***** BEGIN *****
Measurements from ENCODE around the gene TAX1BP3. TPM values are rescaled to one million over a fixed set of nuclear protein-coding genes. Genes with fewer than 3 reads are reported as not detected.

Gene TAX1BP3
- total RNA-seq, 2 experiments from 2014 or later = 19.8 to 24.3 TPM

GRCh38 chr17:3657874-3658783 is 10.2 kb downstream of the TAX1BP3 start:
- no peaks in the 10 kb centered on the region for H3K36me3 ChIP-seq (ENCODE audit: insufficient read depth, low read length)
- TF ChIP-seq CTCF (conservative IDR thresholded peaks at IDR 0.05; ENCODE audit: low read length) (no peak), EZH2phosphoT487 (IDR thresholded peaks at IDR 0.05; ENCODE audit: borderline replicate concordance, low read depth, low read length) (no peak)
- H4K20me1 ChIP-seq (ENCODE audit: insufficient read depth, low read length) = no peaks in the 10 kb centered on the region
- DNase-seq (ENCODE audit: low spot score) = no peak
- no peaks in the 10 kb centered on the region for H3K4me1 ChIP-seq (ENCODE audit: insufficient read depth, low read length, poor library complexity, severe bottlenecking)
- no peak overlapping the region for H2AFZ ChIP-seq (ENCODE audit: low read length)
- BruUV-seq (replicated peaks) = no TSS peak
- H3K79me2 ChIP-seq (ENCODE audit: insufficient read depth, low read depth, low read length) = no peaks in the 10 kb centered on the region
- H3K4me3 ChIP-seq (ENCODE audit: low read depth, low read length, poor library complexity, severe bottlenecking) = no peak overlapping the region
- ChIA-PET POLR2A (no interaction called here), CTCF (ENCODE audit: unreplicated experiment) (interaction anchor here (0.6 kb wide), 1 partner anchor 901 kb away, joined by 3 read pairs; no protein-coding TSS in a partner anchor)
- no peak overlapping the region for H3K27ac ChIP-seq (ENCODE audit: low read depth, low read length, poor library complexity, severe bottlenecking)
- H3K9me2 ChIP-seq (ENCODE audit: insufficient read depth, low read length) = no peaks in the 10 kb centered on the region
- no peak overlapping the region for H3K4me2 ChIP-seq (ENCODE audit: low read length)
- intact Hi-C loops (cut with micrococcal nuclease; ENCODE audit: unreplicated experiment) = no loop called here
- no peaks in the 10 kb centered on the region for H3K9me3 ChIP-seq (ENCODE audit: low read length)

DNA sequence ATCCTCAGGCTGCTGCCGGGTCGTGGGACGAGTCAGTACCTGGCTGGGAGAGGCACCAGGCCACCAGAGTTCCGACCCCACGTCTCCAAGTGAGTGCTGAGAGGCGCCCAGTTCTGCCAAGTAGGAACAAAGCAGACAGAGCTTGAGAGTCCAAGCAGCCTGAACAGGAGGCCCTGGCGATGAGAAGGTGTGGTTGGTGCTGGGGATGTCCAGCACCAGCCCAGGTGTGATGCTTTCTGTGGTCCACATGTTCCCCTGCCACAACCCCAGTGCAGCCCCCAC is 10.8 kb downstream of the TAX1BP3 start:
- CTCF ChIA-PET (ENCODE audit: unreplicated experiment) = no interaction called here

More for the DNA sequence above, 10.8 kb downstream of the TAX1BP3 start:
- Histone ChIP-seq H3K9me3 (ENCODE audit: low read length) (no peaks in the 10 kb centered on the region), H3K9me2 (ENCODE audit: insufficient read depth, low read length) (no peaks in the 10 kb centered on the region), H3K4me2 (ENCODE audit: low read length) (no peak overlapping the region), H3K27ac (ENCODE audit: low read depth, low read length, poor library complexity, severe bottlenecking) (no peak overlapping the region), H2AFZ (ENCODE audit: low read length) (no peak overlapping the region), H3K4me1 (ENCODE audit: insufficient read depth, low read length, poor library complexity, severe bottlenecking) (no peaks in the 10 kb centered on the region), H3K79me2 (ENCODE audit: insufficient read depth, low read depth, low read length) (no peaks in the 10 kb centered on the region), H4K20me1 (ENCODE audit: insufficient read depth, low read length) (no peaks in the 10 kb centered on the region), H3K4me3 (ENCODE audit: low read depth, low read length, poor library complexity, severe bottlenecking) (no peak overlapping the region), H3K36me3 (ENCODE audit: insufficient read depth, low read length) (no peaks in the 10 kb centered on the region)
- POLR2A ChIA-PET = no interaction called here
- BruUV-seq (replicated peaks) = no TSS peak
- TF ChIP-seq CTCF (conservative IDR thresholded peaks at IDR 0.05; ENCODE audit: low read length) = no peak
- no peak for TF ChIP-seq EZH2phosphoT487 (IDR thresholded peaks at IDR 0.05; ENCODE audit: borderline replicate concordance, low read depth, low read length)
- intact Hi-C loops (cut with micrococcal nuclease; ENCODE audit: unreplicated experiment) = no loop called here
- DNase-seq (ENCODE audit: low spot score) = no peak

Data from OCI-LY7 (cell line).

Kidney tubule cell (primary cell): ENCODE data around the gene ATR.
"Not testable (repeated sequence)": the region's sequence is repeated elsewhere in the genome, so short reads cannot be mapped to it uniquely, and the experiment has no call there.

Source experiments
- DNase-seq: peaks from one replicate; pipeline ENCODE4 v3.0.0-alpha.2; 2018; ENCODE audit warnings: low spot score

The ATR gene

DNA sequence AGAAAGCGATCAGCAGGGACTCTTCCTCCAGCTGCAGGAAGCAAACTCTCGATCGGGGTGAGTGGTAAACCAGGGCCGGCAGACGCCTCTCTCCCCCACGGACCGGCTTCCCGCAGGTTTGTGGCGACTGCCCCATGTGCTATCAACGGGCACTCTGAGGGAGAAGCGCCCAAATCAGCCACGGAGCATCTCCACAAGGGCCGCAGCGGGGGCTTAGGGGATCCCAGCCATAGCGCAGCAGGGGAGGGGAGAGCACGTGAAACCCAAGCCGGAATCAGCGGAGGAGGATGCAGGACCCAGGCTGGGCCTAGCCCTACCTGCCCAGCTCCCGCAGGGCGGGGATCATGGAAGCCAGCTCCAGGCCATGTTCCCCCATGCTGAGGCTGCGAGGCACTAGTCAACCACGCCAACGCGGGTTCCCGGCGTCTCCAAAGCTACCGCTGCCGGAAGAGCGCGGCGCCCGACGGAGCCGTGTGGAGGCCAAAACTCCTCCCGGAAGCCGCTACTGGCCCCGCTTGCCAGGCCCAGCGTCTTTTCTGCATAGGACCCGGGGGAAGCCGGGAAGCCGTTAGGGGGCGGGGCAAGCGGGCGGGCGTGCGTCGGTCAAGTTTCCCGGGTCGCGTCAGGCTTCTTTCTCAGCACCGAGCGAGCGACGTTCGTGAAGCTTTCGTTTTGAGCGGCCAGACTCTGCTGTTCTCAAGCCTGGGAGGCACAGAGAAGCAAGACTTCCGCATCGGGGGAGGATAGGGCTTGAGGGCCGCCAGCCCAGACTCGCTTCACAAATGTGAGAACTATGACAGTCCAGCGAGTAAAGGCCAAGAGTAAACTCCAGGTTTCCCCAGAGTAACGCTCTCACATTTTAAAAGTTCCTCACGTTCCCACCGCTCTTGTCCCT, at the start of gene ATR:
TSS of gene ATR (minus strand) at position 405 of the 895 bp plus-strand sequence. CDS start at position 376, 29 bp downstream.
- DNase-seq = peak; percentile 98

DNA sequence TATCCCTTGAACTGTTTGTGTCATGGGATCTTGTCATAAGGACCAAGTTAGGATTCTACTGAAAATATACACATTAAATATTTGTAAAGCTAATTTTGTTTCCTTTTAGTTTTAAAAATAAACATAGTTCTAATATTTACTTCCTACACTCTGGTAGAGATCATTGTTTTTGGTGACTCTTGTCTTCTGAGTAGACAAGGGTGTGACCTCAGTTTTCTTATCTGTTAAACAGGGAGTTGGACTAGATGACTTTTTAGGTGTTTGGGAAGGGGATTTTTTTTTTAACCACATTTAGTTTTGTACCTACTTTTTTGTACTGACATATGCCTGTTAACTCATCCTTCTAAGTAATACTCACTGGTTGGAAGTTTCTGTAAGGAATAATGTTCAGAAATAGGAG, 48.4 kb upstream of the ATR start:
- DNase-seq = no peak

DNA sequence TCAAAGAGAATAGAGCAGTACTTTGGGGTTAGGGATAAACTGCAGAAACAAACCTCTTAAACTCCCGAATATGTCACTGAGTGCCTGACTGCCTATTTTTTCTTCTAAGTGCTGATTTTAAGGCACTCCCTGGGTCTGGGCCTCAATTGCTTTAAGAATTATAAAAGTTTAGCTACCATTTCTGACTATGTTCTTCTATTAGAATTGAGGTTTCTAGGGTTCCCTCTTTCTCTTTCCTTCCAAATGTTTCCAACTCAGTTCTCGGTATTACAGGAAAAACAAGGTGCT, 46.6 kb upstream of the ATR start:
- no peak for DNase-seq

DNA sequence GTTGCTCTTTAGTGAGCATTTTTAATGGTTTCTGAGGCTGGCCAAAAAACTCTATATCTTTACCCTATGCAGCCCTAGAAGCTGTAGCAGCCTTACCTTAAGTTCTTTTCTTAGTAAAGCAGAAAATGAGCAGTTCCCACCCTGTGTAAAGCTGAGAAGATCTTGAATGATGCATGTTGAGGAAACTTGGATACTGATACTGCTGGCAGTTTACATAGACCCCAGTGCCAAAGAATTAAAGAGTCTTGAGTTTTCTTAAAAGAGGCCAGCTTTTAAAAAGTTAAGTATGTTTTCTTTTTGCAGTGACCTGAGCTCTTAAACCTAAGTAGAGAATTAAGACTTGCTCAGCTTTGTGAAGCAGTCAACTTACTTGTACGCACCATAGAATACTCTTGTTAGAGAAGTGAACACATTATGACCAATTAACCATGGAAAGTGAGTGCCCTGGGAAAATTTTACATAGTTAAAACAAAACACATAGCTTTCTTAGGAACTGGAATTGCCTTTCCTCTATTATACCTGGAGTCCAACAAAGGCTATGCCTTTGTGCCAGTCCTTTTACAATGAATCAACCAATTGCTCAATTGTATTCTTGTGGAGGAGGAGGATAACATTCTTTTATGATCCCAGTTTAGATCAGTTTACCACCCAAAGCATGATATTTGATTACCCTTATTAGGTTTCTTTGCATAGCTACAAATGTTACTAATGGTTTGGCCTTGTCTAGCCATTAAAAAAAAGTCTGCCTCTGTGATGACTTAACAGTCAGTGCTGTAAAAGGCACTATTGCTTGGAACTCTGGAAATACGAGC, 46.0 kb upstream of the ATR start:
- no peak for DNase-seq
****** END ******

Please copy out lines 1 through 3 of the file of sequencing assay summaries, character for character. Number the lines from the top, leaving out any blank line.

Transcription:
Measurements from ENCODE around the gene TAX1BP3. TPM values are rescaled to one million over a fixed set of nuclear protein-coding genes. Genes with fewer than 3 reads are reported as not detected.

Gene TAX1BP3
- total RNA-seq, 2 experiments from 2014 or later = 19.8 to 24.3 TPM